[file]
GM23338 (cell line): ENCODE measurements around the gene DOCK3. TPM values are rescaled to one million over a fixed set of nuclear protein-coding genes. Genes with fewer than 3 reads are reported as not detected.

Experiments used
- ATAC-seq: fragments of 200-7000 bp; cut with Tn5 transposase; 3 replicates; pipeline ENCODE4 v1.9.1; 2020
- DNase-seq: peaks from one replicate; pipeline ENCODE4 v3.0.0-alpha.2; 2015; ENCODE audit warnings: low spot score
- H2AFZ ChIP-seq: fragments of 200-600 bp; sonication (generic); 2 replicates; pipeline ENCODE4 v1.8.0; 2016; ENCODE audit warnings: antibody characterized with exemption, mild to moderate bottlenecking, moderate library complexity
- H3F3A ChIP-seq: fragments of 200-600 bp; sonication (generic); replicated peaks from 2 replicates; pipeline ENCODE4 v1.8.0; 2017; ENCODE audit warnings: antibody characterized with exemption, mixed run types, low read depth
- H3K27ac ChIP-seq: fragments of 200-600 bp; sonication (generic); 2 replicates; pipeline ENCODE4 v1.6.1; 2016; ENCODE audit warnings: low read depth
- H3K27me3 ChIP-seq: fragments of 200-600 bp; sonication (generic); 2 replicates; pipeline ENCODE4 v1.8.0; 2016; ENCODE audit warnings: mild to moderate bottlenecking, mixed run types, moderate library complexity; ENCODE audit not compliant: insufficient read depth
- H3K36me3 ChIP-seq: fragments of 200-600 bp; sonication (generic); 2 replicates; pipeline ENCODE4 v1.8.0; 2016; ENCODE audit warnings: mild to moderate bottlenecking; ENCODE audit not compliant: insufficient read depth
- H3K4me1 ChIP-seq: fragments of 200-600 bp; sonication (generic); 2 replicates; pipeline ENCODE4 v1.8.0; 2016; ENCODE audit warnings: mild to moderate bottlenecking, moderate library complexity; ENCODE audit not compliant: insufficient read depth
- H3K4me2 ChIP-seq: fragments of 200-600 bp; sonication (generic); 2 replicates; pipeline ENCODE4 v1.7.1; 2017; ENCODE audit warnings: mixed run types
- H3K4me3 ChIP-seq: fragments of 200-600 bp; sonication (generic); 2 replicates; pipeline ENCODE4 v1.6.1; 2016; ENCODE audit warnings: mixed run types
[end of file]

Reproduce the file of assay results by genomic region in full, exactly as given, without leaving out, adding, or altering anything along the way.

GM23338 (cell line): ENCODE measurements around the gene DOCK3. TPM values are rescaled to one million over a fixed set of nuclear protein-coding genes. Genes with fewer than 3 reads are reported as not detected.

Experiments used
- ATAC-seq: fragments of 200-7000 bp; cut with Tn5 transposase; 3 replicates; pipeline ENCODE4 v1.9.1; 2020
- DNase-seq: peaks from one replicate; pipeline ENCODE4 v3.0.0-alpha.2; 2015; ENCODE audit warnings: low spot score
- H2AFZ ChIP-seq: fragments of 200-600 bp; sonication (generic); 2 replicates; pipeline ENCODE4 v1.8.0; 2016; ENCODE audit warnings: antibody characterized with exemption, mild to moderate bottlenecking, moderate library complexity
- H3F3A ChIP-seq: fragments of 200-600 bp; sonication (generic); replicated peaks from 2 replicates; pipeline ENCODE4 v1.8.0; 2017; ENCODE audit warnings: antibody characterized with exemption, mixed run types, low read depth
- H3K27ac ChIP-seq: fragments of 200-600 bp; sonication (generic); 2 replicates; pipeline ENCODE4 v1.6.1; 2016; ENCODE audit warnings: low read depth
- H3K27me3 ChIP-seq: fragments of 200-600 bp; sonication (generic); 2 replicates; pipeline ENCODE4 v1.8.0; 2016; ENCODE audit warnings: mild to moderate bottlenecking, mixed run types, moderate library complexity; ENCODE audit not compliant: insufficient read depth
- H3K36me3 ChIP-seq: fragments of 200-600 bp; sonication (generic); 2 replicates; pipeline ENCODE4 v1.8.0; 2016; ENCODE audit warnings: mild to moderate bottlenecking; ENCODE audit not compliant: insufficient read depth
- H3K4me1 ChIP-seq: fragments of 200-600 bp; sonication (generic); 2 replicates; pipeline ENCODE4 v1.8.0; 2016; ENCODE audit warnings: mild to moderate bottlenecking, moderate library complexity; ENCODE audit not compliant: insufficient read depth
- H3K4me2 ChIP-seq: fragments of 200-600 bp; sonication (generic); 2 replicates; pipeline ENCODE4 v1.7.1; 2017; ENCODE audit warnings: mixed run types
- H3K4me3 ChIP-seq: fragments of 200-600 bp; sonication (generic); 2 replicates; pipeline ENCODE4 v1.6.1; 2016; ENCODE audit warnings: mixed run types